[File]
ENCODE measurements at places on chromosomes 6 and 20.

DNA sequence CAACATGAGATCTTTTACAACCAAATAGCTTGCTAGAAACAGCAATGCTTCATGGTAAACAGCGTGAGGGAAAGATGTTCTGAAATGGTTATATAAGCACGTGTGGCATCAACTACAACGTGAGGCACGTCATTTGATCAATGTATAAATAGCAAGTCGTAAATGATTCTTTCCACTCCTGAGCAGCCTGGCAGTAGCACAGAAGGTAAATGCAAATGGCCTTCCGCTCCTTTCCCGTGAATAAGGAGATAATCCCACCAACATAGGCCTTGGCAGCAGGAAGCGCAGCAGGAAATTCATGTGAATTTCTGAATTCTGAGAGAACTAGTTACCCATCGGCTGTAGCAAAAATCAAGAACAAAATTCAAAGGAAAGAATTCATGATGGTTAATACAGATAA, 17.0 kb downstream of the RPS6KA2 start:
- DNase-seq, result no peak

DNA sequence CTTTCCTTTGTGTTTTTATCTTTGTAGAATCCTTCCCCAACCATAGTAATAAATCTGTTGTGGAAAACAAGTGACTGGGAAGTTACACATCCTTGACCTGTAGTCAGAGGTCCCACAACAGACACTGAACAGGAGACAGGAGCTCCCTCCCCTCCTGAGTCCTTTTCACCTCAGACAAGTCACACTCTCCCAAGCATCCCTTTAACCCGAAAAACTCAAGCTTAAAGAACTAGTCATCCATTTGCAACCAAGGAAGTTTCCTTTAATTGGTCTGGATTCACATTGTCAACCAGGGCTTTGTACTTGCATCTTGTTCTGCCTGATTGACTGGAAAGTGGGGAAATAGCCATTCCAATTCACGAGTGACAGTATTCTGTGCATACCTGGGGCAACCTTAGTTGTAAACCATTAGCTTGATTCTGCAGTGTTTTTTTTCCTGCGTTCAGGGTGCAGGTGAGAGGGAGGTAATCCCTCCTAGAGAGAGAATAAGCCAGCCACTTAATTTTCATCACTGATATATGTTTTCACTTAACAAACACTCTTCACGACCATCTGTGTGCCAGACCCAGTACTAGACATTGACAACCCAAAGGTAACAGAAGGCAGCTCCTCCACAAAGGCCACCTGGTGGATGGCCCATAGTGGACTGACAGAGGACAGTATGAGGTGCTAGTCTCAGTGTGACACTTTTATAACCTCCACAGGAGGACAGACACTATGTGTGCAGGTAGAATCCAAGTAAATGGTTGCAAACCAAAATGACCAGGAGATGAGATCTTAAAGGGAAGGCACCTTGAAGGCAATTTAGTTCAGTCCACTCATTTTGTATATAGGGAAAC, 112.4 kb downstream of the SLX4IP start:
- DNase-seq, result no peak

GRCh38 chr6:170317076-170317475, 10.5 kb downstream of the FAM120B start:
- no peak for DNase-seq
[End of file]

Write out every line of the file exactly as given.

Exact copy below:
ENCODE measurements at places on chromosomes 6 and 20.

DNA sequence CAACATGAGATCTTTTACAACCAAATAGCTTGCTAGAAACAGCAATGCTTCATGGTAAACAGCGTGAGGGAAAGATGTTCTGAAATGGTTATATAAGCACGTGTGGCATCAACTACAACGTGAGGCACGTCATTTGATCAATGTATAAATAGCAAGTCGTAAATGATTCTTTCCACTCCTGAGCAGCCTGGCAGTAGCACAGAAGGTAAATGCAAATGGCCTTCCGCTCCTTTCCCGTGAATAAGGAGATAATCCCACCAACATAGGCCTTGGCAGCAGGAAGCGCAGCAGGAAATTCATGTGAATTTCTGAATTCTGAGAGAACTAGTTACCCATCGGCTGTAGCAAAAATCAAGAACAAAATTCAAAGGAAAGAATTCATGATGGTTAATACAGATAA, 17.0 kb downstream of the RPS6KA2 start:
- DNase-seq, result no peak

DNA sequence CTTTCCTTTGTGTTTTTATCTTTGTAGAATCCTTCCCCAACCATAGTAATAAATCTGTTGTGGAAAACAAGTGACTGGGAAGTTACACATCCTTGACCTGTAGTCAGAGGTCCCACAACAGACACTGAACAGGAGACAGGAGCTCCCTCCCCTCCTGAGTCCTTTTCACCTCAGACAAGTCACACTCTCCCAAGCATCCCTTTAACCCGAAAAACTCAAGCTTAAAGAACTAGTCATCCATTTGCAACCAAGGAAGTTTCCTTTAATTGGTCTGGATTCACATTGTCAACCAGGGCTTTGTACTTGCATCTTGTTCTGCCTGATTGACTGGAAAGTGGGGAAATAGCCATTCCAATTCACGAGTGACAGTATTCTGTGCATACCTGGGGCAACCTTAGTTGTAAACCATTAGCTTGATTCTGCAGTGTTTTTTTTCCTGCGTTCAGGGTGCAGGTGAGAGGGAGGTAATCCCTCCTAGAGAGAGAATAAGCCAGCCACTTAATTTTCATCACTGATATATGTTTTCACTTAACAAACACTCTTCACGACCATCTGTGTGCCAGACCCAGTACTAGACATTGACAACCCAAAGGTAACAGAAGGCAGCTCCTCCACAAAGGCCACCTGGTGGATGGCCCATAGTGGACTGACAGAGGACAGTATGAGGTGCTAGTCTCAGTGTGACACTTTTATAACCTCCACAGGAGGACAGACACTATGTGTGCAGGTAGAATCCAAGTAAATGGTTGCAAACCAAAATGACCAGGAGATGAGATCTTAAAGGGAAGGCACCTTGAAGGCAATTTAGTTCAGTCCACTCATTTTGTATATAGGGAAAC, 112.4 kb downstream of the SLX4IP start:
- DNase-seq, result no peak

GRCh38 chr6:170317076-170317475, 10.5 kb downstream of the FAM120B start:
- no peak for DNase-seq